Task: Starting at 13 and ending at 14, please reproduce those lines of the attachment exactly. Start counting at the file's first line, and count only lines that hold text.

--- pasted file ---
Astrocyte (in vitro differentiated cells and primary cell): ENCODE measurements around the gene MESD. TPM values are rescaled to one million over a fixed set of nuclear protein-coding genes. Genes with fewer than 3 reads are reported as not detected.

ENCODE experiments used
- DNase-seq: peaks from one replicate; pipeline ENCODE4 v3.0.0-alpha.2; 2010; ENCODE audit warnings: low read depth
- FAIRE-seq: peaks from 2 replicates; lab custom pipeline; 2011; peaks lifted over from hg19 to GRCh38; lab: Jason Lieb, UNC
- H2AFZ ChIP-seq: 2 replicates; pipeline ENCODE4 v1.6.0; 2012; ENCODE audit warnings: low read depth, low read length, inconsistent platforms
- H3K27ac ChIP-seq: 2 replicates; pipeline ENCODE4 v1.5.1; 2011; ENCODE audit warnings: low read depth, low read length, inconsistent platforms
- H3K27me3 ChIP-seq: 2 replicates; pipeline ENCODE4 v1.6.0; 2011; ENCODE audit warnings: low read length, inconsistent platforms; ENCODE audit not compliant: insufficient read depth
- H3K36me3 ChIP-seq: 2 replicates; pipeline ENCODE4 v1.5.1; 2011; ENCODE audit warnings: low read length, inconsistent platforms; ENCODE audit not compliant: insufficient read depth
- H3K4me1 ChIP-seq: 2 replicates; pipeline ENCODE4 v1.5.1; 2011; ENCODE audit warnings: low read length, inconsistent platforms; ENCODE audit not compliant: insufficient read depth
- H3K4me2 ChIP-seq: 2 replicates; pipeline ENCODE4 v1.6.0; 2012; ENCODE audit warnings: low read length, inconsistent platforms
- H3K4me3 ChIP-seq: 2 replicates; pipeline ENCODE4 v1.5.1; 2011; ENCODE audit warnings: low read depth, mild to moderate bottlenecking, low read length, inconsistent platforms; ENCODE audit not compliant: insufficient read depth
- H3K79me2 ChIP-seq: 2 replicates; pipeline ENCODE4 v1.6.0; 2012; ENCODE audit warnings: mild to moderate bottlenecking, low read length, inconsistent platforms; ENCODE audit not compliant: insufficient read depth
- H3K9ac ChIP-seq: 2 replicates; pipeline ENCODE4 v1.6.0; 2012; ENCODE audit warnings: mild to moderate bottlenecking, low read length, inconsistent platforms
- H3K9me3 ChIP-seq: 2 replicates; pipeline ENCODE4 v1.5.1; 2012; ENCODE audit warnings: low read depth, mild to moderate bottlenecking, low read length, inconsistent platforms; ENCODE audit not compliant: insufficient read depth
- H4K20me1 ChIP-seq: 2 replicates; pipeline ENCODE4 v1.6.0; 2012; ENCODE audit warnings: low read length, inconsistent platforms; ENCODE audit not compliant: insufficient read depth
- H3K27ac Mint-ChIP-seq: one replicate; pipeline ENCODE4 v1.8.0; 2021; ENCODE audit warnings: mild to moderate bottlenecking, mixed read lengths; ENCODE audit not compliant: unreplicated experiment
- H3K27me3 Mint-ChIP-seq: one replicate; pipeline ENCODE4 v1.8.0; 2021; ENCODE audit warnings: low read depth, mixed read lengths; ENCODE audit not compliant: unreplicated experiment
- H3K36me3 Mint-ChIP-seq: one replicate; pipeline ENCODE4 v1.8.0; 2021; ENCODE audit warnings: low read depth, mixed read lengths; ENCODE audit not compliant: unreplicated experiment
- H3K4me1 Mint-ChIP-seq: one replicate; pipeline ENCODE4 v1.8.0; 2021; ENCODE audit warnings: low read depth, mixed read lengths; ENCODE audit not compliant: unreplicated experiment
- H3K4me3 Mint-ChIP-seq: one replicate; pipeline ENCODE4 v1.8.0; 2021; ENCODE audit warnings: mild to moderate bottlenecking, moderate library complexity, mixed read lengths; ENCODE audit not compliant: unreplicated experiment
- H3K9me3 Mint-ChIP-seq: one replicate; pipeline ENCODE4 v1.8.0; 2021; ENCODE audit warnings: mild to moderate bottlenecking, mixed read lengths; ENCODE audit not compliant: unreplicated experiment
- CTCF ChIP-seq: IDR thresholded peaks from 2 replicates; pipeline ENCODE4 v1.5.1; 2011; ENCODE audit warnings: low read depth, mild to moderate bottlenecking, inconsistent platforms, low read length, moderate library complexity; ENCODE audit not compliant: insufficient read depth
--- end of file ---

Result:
- H3K9ac ChIP-seq: 2 replicates; pipeline ENCODE4 v1.6.0; 2012; ENCODE audit warnings: mild to moderate bottlenecking, low read length, inconsistent platforms
- H3K9me3 ChIP-seq: 2 replicates; pipeline ENCODE4 v1.5.1; 2012; ENCODE audit warnings: low read depth, mild to moderate bottlenecking, low read length, inconsistent platforms; ENCODE audit not compliant: insufficient read depth